How to cleanup large gitlab prometheus/data in Omnibus/Docker setting

In many of my dockerized Gitlab instances, the prometheus/data folder was eating up multiple Gigabytes of hard drive space even though I was not using Prometheus at all.

In order to fix this, I first disabled Prometheus in the docker-compose.yml config using

prometheus_monitoring['enable'] = false

Also see How I reduced gitlab memory consumption in my docker-based setup for a detailed explanantion.

After that, you need to restart gitlab in order for the settings change to take effect.

Now you can just delete the Prometheus data folder. Make a backup of the entire gitlab data folder before this step.

Run this command from within your gitlab data folder:

rm -rf prometheus/data

 

Posted by Uli Köhler in Allgemein, Linux

Where to find info about mbed mbed_app.json overridable parameters?

The first resource can have a look at is the platform configuration option page. Additionally, check the manual on how to use the mbed CLI to show configuration options.

Additionally, you can look at targets.json on GitHub:

For example, "Target" => "config" => "default-adc-vref" would need to be entered like this into mbed_app.json:

{
    "target_overrides": {
      "*": {
          "target.default-adc-vref": 3300
      }
    }
}

 

Posted by Uli Köhler in C/C++, mbed, PlatformIO

How to fix mbed AnalogIn.read_voltage() returning nan or 0.000 (PlatformIO)

Problem:

You are trying to read an ADC voltage in mbed / PlatformIO like this:

AnalogIn myADC(PA_5); 
// Read and print voltage, then return
float v = myADC.read_voltage();
printf("%f\n", v);

but this only prints nan or 0.000.

Solution:

mbed doesn’t know the reference voltage for your platform. The easiest method is to provide the referene voltage in the constructor of AnalogIn:

AnalogIn myADC(PA_5, 3.3);

This specifies a reference voltage of 3.3V. While this applies to most applications in their default configuration, note that the reference voltage might be different depending on the configuration of your microcontroller.

In my experience, it’s almost always better to experimentally verify the reference voltage instead of trying to theorize about it if it’s not immediately obvious.

Full example:

#include <mbed.h>

BufferedSerial pc(USBTX, USBRX, 115200); // tx, rx

AnalogIn   myADC(PA_5, 3.3);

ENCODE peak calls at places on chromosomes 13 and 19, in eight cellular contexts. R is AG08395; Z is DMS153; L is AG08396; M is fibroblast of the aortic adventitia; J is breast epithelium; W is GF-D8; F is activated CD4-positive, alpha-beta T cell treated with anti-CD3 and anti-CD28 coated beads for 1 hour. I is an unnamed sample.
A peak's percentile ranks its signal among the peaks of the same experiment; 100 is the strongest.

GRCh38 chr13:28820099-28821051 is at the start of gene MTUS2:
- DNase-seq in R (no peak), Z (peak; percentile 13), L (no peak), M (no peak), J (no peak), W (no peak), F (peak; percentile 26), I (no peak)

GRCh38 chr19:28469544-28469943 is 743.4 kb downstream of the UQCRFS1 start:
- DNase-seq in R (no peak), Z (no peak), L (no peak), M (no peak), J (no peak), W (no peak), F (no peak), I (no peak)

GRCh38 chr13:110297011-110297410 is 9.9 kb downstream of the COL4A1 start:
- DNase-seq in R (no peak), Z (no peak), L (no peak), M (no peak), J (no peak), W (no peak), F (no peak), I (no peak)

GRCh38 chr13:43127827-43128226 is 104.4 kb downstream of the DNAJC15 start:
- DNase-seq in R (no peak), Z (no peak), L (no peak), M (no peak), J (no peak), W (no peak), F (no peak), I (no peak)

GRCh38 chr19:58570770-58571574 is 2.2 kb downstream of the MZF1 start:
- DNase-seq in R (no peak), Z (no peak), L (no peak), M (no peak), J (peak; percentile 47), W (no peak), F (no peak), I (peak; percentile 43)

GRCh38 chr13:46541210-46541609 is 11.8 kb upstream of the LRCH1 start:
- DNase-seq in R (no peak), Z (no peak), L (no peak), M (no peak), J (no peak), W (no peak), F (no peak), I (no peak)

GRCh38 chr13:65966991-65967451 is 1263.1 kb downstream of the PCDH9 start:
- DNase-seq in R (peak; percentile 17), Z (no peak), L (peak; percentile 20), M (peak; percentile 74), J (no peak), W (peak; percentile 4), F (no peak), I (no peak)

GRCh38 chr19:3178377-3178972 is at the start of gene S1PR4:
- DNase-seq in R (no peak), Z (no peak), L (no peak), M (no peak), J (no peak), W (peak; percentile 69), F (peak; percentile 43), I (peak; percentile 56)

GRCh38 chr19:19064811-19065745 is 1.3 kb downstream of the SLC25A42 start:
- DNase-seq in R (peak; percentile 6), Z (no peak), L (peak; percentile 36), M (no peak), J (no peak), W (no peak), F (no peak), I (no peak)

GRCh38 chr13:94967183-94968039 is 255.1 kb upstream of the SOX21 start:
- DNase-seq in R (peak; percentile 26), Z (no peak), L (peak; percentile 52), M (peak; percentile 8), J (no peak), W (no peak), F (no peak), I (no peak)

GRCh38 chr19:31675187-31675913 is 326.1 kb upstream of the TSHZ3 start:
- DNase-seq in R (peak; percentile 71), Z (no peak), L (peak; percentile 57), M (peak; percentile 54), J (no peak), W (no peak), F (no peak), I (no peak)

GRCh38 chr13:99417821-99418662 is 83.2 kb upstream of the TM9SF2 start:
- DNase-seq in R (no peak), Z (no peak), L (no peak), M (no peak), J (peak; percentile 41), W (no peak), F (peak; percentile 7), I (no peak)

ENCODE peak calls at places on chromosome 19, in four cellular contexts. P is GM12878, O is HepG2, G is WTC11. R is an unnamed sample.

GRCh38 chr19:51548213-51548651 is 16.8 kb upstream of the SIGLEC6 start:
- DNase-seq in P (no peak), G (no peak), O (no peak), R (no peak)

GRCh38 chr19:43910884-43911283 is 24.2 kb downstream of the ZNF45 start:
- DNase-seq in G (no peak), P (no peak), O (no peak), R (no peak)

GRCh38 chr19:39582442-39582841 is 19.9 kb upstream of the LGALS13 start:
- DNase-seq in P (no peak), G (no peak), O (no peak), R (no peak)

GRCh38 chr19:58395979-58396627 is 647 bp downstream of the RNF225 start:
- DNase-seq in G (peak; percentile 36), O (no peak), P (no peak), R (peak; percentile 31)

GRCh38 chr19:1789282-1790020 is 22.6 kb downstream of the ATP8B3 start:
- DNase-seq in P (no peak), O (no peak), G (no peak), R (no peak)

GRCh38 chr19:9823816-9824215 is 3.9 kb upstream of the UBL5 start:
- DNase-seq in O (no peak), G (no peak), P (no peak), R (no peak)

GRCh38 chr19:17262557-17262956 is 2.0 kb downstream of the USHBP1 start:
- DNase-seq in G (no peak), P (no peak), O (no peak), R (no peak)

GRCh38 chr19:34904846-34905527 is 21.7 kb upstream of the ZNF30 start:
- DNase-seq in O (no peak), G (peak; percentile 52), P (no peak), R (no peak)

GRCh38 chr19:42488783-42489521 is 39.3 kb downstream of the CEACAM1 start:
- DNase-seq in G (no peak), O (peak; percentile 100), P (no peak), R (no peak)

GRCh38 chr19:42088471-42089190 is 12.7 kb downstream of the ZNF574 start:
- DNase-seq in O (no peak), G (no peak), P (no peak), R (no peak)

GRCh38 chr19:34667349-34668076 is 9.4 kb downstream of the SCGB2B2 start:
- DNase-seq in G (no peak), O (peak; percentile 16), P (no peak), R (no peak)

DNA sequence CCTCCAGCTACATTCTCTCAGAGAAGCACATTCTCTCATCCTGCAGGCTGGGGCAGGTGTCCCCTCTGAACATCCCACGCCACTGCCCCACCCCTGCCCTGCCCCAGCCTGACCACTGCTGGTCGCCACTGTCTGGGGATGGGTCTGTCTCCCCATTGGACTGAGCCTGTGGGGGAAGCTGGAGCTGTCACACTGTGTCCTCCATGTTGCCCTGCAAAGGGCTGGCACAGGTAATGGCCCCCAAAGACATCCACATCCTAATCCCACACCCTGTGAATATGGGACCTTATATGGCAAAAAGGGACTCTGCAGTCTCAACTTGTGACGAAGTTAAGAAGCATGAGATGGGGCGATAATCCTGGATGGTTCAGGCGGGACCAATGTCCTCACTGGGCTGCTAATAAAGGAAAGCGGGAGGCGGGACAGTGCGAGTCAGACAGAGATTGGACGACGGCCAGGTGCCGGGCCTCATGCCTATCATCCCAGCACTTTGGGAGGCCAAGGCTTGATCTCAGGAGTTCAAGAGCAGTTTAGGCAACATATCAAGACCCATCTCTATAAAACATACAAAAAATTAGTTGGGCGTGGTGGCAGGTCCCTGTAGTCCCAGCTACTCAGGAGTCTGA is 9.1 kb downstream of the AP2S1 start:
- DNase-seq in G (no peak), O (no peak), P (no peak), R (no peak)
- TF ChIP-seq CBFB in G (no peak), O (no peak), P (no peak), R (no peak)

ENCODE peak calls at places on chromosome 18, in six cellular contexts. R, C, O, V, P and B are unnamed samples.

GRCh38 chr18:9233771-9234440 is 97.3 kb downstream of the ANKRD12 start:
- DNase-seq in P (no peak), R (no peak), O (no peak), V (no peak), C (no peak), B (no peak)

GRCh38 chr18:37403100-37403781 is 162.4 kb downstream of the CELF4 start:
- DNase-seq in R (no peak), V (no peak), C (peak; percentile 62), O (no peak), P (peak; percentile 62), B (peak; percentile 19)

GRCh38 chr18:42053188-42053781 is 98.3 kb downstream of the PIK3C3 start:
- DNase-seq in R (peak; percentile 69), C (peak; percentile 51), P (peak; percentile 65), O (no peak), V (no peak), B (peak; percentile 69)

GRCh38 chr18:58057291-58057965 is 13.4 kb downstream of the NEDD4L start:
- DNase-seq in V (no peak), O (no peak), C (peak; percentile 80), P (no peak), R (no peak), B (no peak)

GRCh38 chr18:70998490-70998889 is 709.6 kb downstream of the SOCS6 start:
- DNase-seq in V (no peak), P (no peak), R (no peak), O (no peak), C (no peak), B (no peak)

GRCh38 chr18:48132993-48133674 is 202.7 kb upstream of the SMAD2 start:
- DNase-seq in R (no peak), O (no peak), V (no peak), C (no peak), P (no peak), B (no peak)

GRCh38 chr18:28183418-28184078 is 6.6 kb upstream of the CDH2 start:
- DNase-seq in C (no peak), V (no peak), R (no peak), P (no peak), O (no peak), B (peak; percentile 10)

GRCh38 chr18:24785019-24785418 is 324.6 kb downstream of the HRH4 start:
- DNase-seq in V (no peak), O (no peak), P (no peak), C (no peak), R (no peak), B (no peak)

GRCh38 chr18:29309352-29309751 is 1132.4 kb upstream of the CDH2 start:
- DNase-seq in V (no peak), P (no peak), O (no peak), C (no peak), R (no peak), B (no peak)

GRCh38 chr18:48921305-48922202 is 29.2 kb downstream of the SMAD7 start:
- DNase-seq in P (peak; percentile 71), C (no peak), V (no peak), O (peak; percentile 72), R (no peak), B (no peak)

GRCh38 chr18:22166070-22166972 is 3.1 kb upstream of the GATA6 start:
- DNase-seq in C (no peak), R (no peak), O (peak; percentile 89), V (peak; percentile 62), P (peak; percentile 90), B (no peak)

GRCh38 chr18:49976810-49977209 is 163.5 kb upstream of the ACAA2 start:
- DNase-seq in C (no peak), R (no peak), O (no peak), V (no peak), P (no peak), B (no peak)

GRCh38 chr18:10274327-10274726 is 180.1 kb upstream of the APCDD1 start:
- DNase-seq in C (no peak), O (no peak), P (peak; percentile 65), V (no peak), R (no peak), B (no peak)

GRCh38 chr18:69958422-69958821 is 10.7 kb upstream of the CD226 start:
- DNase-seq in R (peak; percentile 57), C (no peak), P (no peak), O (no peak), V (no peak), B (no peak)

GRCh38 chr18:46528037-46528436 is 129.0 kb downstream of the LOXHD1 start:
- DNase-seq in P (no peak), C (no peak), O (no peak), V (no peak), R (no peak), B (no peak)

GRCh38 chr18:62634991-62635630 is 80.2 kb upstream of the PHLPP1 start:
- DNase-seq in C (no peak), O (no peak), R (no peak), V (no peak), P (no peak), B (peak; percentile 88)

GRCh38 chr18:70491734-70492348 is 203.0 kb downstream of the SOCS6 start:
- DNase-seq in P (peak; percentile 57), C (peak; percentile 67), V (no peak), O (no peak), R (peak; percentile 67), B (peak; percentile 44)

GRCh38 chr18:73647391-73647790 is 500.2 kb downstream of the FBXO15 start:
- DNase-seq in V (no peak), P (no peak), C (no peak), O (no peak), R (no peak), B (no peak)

FileHandle *mbed::mbed_override_console(int fd) {
    return &pc;
}

int main() {
  while(1) {
    float v = myADC.read_voltage();
    printf("%f\n", v);
    ThisThread::sleep_for(100ms);
  }
}
{
    "target_overrides": {
      "*": {
        "target.printf_lib": "std"
      }
    }
}
Posted by Uli Köhler in C/C++, mbed, PlatformIO

How to fix mbed printf() ignoring decimals in PlatformIO

Problem:

You are using code like

printf("%.2f\n", myFloat);

in your mbed/PlatformIO application, but instead of printing myFloat with 2 decimal places, it always prints it with 6 decimal places (like 0.000000).

Solution:

mbed uses the minimal-printf library by default which is configured to save space on the Microcontroller. Hence, float max decimals support is disabled by default. In order to get all printf features at the expense of more flash usage and much slower executing, us add mbed_app.json in the root directory of the PlatformIO project with "target.printf_lib": "std":

{
    "target_overrides": {
      "*": {
        "target.printf_lib": "std"
      }
    }
}

See the platform configuration option page for more details and similar options.

Posted by Uli Köhler in C/C++, mbed, PlatformIO

How to fix mbed printf() printing literal %f in PlatformIO

Problem:

You are using code like

printf("%f\n", myFloat);

in your mbed/PlatformIO application, but instead of printing myFloat it prints literal %f.

Solution:

mbed uses the minimal-printf library by default which is configured to save space on the Microcontroller. Hence, float support (i.e. %f support) is disabled by default. You need to enable it by adding mbed_app.json in the root directory of the PlatformIO project with "platform.minimal-printf-enable-floating-point": true: